Within wealth management, many advisors are looking to work and interact with clients in new ways, fueled primarily by digitization. Hybrid working models and digital collaboration tools, for instance, provide greater flexibility and enable new forms of engagement. In some cases, these may become a preference for both advisers and their clients.

Newer generations in particular, from millennials to Generation Z, expect to work with modern technology, similar to the seamless, online engagement they enjoy in other areas of their lives. As more assets move to the next generation of clients, a fresh wave of advisors is needed to serve this market. And younger advisors don’t want to do business in the way it has always been done.

A main key to attracting and retaining talent is to improve the digital experience they encounter every day. Otherwise, these advisors will simply move on to join companies that do it well.

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1 Cerulli Associates, “Improving Recruitment and Retention Throughout Advisors’ Lifecycles,” 2023, p. 12.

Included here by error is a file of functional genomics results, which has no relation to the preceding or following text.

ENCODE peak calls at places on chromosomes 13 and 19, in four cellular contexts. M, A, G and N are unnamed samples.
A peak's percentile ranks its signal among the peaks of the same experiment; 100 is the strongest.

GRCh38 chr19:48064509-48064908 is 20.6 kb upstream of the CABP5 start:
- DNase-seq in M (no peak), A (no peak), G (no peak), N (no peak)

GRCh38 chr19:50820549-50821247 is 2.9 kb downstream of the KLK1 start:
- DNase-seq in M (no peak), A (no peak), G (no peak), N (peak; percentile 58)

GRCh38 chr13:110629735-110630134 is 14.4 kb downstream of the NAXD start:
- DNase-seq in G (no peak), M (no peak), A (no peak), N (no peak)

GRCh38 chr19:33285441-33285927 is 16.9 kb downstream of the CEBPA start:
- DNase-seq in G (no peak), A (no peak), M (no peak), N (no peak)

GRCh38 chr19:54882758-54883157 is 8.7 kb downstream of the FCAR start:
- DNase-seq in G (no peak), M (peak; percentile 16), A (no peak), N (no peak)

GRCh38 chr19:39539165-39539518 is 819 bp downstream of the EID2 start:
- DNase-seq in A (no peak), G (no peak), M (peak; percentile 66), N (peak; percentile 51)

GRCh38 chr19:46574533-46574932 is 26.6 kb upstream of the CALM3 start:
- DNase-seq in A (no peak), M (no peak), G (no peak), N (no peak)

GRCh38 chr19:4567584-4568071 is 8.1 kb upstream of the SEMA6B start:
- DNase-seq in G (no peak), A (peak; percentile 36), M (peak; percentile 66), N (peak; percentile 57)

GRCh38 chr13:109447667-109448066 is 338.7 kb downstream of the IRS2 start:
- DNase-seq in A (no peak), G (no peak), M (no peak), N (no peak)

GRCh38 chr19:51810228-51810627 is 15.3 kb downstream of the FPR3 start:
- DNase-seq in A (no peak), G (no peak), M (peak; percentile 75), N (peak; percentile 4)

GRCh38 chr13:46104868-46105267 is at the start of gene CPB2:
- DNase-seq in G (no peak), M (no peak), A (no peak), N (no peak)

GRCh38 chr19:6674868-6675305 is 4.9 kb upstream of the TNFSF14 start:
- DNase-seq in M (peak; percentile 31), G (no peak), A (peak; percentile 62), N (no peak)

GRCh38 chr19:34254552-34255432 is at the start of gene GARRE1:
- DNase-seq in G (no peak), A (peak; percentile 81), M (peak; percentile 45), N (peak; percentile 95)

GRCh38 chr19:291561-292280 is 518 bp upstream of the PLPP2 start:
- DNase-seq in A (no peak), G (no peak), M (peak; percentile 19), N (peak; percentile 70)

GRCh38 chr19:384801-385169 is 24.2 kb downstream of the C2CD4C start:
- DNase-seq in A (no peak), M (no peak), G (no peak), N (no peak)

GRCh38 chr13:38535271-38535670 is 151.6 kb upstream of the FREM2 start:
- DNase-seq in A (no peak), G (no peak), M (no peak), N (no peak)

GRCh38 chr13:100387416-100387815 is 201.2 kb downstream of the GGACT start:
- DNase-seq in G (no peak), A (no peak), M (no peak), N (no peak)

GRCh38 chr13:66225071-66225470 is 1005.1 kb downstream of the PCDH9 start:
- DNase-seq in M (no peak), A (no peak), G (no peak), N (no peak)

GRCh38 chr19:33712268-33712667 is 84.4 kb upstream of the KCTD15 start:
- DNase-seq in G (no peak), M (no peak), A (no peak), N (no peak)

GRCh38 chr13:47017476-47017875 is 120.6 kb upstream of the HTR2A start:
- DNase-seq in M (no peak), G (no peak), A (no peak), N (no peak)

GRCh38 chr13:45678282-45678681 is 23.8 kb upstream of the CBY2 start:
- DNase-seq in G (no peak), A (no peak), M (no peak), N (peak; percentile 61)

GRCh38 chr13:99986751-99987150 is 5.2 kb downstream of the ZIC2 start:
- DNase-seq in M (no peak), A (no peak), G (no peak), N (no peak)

2 Cerulli Associates, “U.S. Private Banks & Trust Companies 2023: Adapting Service Models,” 2023, p. 87.
3 Cerulli Associates, “U.S. Private Banks & Trust Companies 2022: Scaling for Growth,” 2022, p. 82.
4 Cerulli Associates, “Improving Recruitment and Retention Throughout Advisors’ Lifecycles,” 2023, p. 15.
5 Cerulli Associates, “The Cerulli Edge―U.S. Asset and Wealth Management Edition, June 2023, No. 310, p. 6.
6 Cerulli Associates, “The Cerulli Edge―U.S. Advisor Edition, 3Q 2023,” No. 80, 2023, p. 15.
7 Cerulli Associates, “Improving Recruitment and Retention Throughout Advisors’ Lifecycles,” 2023, p. 13.
8 Michael Kitces, “How Do Financial Advisors Actually Spend Their Time And The Limitations Of Productivity?,” Nerd’s Eye View, March 18, 2019.
9 Cerulli Associates, “State of U.S. Wealth Management Technology 2023,” The Cerulli Report, 2023, p. 34.
10 Cerulli Associates, “State of U.S. Wealth Management Technology 2023,” The Cerulli Report, 2023, p. 32.
11 Advisor360°, “2022 Connected Wealth Report,” 2022, p. 7.